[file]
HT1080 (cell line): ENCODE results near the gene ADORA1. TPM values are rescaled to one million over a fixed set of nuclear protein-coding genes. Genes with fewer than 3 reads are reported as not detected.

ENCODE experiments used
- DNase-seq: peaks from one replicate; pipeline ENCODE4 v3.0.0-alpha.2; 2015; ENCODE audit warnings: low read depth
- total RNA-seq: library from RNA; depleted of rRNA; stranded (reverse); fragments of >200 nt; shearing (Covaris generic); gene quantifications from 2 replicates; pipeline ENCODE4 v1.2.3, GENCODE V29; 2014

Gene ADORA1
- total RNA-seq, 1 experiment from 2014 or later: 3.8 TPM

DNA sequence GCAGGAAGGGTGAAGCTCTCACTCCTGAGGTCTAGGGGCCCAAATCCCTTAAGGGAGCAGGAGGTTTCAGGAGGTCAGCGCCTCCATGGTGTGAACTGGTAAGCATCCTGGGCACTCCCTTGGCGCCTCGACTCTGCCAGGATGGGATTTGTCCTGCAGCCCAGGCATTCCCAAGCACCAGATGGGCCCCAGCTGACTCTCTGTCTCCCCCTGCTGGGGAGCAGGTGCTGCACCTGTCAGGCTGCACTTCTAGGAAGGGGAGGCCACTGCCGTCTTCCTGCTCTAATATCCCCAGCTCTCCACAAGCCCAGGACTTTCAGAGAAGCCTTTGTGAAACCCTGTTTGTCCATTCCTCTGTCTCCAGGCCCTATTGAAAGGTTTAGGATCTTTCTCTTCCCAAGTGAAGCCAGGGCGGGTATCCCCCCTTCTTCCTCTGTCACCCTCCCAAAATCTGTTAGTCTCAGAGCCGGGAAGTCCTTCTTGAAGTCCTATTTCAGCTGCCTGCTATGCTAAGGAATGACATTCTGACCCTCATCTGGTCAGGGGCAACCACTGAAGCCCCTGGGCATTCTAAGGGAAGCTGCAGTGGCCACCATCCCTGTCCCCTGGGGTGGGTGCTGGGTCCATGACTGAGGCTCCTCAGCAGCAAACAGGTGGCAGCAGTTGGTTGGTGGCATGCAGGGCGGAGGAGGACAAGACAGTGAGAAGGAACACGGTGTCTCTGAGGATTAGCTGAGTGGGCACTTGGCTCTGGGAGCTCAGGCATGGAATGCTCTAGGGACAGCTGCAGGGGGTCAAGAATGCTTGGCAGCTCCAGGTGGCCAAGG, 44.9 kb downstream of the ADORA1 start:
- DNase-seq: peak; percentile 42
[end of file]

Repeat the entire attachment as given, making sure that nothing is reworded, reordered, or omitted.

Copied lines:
HT1080 (cell line): ENCODE results near the gene ADORA1. TPM values are rescaled to one million over a fixed set of nuclear protein-coding genes. Genes with fewer than 3 reads are reported as not detected.

ENCODE experiments used
- DNase-seq: peaks from one replicate; pipeline ENCODE4 v3.0.0-alpha.2; 2015; ENCODE audit warnings: low read depth
- total RNA-seq: library from RNA; depleted of rRNA; stranded (reverse); fragments of >200 nt; shearing (Covaris generic); gene quantifications from 2 replicates; pipeline ENCODE4 v1.2.3, GENCODE V29; 2014

Gene ADORA1
- total RNA-seq, 1 experiment from 2014 or later: 3.8 TPM

DNA sequence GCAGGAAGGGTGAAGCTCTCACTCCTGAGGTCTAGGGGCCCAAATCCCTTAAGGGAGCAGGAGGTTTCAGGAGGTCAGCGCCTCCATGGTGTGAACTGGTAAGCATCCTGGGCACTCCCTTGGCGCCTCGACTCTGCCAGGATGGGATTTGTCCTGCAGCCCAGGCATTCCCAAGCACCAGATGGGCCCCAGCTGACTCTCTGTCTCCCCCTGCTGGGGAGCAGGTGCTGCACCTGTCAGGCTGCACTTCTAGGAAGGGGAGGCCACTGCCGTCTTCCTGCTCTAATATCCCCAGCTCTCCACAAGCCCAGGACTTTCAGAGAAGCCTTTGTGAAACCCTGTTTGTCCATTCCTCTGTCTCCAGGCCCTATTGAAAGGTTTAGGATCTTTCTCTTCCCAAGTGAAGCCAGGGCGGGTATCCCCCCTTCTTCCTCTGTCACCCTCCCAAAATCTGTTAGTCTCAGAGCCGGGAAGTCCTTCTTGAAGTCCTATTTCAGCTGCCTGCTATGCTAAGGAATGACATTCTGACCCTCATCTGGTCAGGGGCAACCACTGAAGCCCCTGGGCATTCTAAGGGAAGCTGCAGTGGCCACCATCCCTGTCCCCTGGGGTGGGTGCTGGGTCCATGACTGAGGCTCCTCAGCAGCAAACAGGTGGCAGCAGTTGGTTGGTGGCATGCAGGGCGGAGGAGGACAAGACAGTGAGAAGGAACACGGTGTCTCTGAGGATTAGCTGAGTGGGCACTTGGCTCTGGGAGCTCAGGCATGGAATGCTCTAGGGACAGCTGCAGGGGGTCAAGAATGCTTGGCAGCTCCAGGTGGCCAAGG, 44.9 kb downstream of the ADORA1 start:
- DNase-seq: peak; percentile 42